Amongst the many duties performed by the Gardai on a regular basis are those of crowd control. Thankfully, as far as we are aware, there are no major events organised for this Friday which require such crowd control, as there may well be no Gardai available to perform these duties.

As presenter of RTÉ’s Liveline, you could say Joe Duffy is a veteran of crowd control. And given the strength of opinion on both sides of the fence over the proposed “withdrawal of labour” by Gardai this Friday, Joe’s crowd control skills were very much in play.

Here’s a quick sample of the passions which were aired this afternoon.

Let’s start with one listener, Mary Ryan, responding to the Minister for Social Protection’s claim that the public will “lose respect” for the Gardai if they go on strike.

“I will lose respect for them if they don’t go on strike. I think they are being pushed and pushed and pushed, just like the nurses and teachers. They have no option but to go on strike.”

Mary was a teacher and has previous experience of striking herself. As far as she’s concerned, the Gardai need to stand up for themselves.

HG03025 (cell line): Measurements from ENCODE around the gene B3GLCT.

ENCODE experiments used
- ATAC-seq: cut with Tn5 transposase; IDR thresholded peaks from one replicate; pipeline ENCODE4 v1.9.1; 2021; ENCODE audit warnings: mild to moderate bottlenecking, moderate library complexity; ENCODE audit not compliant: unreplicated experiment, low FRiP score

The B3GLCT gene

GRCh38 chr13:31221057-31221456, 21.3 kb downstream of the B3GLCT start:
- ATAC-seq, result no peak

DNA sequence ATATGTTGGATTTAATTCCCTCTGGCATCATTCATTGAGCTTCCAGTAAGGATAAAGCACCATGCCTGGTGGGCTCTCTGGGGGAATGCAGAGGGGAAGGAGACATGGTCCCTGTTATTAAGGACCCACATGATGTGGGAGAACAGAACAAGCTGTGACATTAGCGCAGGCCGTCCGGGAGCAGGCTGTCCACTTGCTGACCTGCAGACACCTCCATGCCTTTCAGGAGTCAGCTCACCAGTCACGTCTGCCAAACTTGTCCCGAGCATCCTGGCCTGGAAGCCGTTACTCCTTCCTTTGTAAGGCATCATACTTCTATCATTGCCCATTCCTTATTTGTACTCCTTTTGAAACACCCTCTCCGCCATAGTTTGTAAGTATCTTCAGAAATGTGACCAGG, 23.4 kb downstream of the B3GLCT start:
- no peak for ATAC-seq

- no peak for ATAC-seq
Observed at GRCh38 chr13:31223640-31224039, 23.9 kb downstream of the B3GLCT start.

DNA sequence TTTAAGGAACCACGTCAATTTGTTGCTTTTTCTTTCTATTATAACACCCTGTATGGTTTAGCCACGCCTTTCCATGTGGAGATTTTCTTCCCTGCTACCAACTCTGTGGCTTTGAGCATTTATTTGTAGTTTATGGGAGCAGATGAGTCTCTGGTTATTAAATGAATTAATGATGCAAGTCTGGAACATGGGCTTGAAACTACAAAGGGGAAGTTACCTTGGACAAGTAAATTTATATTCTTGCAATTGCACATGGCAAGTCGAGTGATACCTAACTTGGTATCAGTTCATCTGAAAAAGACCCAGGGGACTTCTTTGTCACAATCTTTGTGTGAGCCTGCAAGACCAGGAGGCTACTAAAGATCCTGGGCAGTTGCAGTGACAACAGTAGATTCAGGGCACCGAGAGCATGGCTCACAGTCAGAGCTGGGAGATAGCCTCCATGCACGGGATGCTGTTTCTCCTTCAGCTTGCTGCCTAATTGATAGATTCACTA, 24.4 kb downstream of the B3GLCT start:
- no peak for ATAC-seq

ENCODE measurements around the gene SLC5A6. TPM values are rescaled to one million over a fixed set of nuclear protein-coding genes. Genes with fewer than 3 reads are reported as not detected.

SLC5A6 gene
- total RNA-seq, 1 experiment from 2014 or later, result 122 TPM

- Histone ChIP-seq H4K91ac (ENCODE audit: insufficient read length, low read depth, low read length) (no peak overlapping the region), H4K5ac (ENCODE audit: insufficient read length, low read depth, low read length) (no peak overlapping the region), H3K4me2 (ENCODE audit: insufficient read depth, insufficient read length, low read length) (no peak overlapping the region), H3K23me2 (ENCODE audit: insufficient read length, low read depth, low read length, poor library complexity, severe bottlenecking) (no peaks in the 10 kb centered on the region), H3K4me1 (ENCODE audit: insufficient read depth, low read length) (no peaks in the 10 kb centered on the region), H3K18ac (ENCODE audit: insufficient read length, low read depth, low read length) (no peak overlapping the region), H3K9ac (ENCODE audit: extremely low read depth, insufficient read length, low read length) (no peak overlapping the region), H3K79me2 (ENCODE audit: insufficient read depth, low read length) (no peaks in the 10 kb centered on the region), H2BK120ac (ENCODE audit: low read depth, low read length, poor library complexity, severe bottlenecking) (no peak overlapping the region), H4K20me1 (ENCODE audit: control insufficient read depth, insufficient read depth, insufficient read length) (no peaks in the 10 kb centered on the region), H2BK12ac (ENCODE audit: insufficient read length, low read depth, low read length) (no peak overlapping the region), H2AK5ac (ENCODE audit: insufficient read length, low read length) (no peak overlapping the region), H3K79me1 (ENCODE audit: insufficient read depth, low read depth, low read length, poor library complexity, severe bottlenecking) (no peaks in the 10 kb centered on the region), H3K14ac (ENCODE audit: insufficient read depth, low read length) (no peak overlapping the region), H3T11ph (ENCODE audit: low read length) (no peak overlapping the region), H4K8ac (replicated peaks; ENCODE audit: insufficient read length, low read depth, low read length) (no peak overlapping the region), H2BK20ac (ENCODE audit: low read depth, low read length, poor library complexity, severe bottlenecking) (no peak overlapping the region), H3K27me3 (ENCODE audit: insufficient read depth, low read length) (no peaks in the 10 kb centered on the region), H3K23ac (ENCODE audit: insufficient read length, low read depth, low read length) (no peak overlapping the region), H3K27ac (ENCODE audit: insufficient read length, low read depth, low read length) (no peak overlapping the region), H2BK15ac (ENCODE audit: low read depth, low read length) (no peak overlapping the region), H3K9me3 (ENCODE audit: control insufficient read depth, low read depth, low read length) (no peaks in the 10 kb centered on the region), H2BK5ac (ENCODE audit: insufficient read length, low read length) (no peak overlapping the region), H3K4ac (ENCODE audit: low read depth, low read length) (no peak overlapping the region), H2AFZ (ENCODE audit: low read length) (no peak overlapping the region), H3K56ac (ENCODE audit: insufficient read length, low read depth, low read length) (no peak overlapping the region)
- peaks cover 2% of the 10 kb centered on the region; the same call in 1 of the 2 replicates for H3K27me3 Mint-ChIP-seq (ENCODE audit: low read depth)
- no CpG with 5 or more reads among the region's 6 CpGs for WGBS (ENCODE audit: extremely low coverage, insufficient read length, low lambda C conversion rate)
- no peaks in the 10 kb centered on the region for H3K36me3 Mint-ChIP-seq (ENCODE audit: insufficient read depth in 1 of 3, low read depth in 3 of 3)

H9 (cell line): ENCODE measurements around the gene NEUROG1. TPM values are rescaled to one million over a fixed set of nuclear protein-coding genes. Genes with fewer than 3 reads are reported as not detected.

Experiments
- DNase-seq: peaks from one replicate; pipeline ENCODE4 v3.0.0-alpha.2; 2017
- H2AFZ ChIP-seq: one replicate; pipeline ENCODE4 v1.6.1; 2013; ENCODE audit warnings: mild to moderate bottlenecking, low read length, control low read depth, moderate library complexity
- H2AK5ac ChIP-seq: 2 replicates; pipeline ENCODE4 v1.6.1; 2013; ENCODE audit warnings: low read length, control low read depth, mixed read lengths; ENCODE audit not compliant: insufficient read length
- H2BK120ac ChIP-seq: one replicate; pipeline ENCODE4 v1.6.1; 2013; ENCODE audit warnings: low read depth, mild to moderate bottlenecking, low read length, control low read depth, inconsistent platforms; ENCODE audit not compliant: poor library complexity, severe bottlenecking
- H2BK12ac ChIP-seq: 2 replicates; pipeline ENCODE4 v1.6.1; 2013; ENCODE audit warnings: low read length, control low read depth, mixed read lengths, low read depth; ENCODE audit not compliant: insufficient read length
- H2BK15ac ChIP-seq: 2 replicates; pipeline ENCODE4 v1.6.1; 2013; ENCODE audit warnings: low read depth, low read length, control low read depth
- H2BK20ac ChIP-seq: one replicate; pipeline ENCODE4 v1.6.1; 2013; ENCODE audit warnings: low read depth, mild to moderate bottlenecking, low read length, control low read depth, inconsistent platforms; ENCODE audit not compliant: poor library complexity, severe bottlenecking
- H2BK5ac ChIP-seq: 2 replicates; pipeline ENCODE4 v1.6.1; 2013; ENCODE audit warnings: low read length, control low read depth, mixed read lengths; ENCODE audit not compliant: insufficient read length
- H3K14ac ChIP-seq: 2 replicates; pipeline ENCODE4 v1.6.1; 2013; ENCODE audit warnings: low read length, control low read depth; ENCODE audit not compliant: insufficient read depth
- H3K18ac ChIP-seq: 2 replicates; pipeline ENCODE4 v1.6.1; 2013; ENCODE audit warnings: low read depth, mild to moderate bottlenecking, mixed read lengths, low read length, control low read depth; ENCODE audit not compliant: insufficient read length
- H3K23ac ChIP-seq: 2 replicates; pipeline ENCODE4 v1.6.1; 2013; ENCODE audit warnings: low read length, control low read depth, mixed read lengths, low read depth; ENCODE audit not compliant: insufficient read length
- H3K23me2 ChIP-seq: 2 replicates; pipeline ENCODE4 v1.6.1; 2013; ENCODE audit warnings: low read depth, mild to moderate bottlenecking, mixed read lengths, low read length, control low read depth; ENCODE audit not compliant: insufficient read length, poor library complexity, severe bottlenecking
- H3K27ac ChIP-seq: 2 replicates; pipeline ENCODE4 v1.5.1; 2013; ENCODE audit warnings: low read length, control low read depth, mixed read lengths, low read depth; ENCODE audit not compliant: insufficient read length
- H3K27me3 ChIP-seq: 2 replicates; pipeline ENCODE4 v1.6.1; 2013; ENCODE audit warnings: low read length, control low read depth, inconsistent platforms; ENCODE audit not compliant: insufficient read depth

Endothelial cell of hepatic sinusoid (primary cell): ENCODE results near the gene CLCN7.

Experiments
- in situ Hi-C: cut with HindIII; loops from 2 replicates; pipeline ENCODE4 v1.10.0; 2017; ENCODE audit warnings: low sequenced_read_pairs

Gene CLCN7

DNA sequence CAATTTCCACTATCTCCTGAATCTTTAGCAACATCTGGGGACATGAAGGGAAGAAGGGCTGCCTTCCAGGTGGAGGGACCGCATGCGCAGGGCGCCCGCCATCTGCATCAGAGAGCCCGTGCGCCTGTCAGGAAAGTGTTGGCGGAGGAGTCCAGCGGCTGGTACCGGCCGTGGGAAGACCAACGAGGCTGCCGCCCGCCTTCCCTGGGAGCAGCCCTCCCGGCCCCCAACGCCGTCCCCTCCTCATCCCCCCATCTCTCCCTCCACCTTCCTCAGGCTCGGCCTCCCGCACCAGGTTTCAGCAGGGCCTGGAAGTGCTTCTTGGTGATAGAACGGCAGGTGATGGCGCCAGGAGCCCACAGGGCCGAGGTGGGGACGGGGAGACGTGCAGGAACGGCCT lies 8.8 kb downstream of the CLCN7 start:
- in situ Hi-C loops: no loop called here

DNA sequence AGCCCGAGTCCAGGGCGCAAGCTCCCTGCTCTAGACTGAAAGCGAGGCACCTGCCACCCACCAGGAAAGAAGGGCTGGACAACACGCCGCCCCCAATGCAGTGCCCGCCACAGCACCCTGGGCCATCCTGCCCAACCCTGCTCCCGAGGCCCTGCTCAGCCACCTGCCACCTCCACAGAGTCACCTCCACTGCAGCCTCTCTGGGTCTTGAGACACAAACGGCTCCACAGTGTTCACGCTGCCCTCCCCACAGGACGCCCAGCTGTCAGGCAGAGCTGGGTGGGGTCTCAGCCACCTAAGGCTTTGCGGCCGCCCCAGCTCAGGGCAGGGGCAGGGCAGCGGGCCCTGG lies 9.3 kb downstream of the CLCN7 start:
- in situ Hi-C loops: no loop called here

Responding to Mary was another listener, Michael Noonan. (No, not that one.)

“It all boils down to money. So which one of the people calling in are willing to fork out an extra couple of hundred million euros in taxes for that one element?”

According to Mary, and another listener, Helen, whose son is a Garda, that argument is a misnomer, and a wider debate about tax justice in Ireland and proper payment of all public servants should take place in a broader context.

But according to Michael, the argument goes deeper than just finance. The Gardai, unlike other public sector workers with recognised unions, are prohibited by law from organising a strike in the way other unions do. Are they set to break that law?

“The fundamental thing is here, do you break the law or not? You are the guardians of the state. You put the fingers up to the state and you’re saying, ‘no we’re not going to recognise the law, we are going to break it’.”

But Mary Ryan was having none of that argument.

“Then the law has to be broken. The only way people got some rights in the past is by breaking laws.”

Quoting Thomas Jefferson, Mary said:

“If a law is unjust, then a man … is not only right to disobey, he is obliged to do so.”

As it stands, Gardai are set to engage in a “withdrawal of labour” this Friday, November 4th. It will be interesting to see whether public attitudes harden or soften over time on each side of this debate. One way or another, Liveline will be there to take the pulse of the nation.

To listen to yesterday’s show, click here.